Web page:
Prometheus is a robust Kubernetes (K8s) monitoring and alerting tool. With over 35,000 GitHub stars and status as a Cloud Native Computing Foundation graduated project, the open source Prometheus has become one of the most popular components of the Kuberetes monitoring stack.
Because of its extensibility, deploying and maintenance of Prometheus can be complex to deploy and maintain. To simplify that complexity, Prometheus Operator provides Kubernetes native deployment and management of the components of a Prometheus monitoring stack. Here, we’ll take a look at the basic concepts behind Prometheus Operator and provide a step-by-step walkthrough to help you get started.
Prometheus Operator Benefits
Simply put: the core benefit of Prometheus Operator is simple and scalable deployment of a full Prometheus monitoring stack.
Traditionally, without Prometheus Operator customization and configuration of Prometheus is complex. With Prometheus Operator, K8s custom resources allow for easy customization of Prometheus, Alertmanager, and other components. Additionally, the Prometheus Operator Helm Chart includes all the dependencies required to stand up a full monitoring stack.
However, the single biggest upside is: with Prometheus Operator, Prometheus Target configuration does NOT require learning a Prometheus specific configuration language.
Instead you can generate monitoring target configurations using standard K8s label queries.
Understanding Prometheus Operator Custom Resource Definitions
Prometheus Operator orchestrates Prometheus, Alertmanager and other monitoring resources by acting on a set of Kubernetes Custom Resource Definitions (CRDs). Understanding what each of these CRDs does will allow you to better optimize your monitoring stack. The supported CRDs are:
- Prometheus- Defines the desired state of a Prometheus Deployment
- Alertmanager- Defines the desired state of a Alertmanager Deployment
- ThanosRuler- Defines the desired state of a ThanosRuler Deployment
- ServiceMonitor- Declaratively specifies how groups of Kubernetes services should be monitored. Relevant Prometheus scrape configuration is automatically generated.
- PodMonitor- Declaratively specifies how groups of Kubernetes pods should be monitored. Relevant Prometheus scrape configuration is automatically generated.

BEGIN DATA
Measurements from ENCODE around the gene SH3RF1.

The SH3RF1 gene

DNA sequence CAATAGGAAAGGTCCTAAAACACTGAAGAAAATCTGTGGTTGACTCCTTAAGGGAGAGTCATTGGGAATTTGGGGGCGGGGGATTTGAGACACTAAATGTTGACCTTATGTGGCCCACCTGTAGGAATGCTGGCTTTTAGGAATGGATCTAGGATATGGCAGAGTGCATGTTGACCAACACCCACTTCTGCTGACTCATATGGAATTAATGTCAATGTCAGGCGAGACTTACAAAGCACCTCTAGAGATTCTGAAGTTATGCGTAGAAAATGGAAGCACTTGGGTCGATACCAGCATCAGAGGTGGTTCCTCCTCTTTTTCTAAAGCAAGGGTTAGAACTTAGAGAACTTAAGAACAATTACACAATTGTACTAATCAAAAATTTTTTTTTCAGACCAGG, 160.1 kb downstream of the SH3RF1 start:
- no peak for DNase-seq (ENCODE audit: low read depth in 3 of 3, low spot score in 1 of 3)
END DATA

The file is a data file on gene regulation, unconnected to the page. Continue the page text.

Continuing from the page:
- Probe- Declaratively specifies how ingresses or static targets should be monitored. Relevant Prometheus scrape configuration is automatically generated.
- PrometheusRule- Defines the desired state of a Prometheus Alerting and/or recording rules. Relevant Prometheus rules file is automatically generated.
- AlertmanagerConfig- Declaratively specifies subsections of the Alertmanager configuration, allowing routing of alerts to custom receivers, and setting inhibit rules.
Getting Started With Prometheus Operator
With an understanding of the benefits of Prometheus Operator and what CRDs are, let’s dive into our step-by-step example. Here, we’ll walkthrough installing Prometheus Operator and configuring it to monitor a service in a cluster with the label
Step 1- Install Prometheus Operator
The first step to set-up your monitoring stack is to install the Prometheus Operator and relevant CRDs in your cluster. Prometheus requires Grafana, node-exporter, and kube-state-metrics to create a complete K8s monitoring stack. Fortunately, all the required components are included as dependency charts in the Prometheus Operator Helm Chart.
You can install Prometheus Operating using Helm like this:
$ helm repo add prometheus-community https://prometheus-community.github.io/helm-charts "prometheus-community" has been added to your repositories $ helm repo update Hang tight while we grab the latest from your chart repositories... ...Successfully got an update from the "prometheus-community" chart repository Update Complete. ⎈Happy Helming!⎈ $ helm install prom-operator-01 prometheus-community/kube-prometheus-stack NAME: prom-operator-01 LAST DEPLOYED: Thu May 6 15:14:30 2021 NAMESPACE: default STATUS: deployed REVISION: 1 NOTES: kube-prometheus-stack has been installed. Check its status by running: kubectl --namespace default get pods -l "release=prom-operator-01" Visit https://github.com/prometheus-operator/kube-prometheus for instructions on how to create & configure Alertmanager and Prometheus instances using the Operator. $ kubectl --namespace default get pods NAME READY STATUS RESTARTS AGE alertmanager-prom-operator-01-kube-prom-alertmanager-0 2/2 Running 0 10m prom-operator-01-grafana-6c68475d4d-cjxxk 2/2 Running 0 10m prom-operator-01-kube-prom-operator-96f558d77-v4cwf 1/1 Running 0 10m prom-operator-01-kube-state-metrics-6749546fc7-998kx 1/1 Running 0 10m prom-operator-01-prometheus-node-exporter-btvs5 1/1 Running 0 10m prom-operator-01-prometheus-node-exporter-btvzh 1/1 Running 0 10m prom-operator-01-prometheus-node-exporter-nfb2n 1/1 Running 0 10m prometheus-prom-operator-01-kube-prom-prometheus-0 2/2 Running 1 10m $ kubectl --namespace default get svc NAME TYPE CLUSTER-IP EXTERNAL-IP PORT(S) AGE alertmanager-operated ClusterIP None <none> 9093/TCP,9094/TCP,9094/UDP 10m kubernetes ClusterIP 10.7.240.1 <none> 443/TCP 3h51m prom-operator-01-grafana ClusterIP 10.7.241.87 <none> 80/TCP 10m prom-operator-01-kube-prom-alertmanager ClusterIP 10.7.254.118 <none> 9093/TCP 10m prom-operator-01-kube-prom-operator ClusterIP 10.7.244.210 <none> 443/TCP 10m prom-operator-01-kube-prom-prometheus ClusterIP 10.7.246.195 <none> 9090/TCP 10m prom-operator-01-kube-state-metrics ClusterIP 10.7.252.122 <none> 8080/TCP 10m prom-operator-01-prometheus-node-exporter ClusterIP 10.7.251.10 <none> 9100/TCP 10m prometheus-operated ClusterIP None <none> 9090/TCP 10m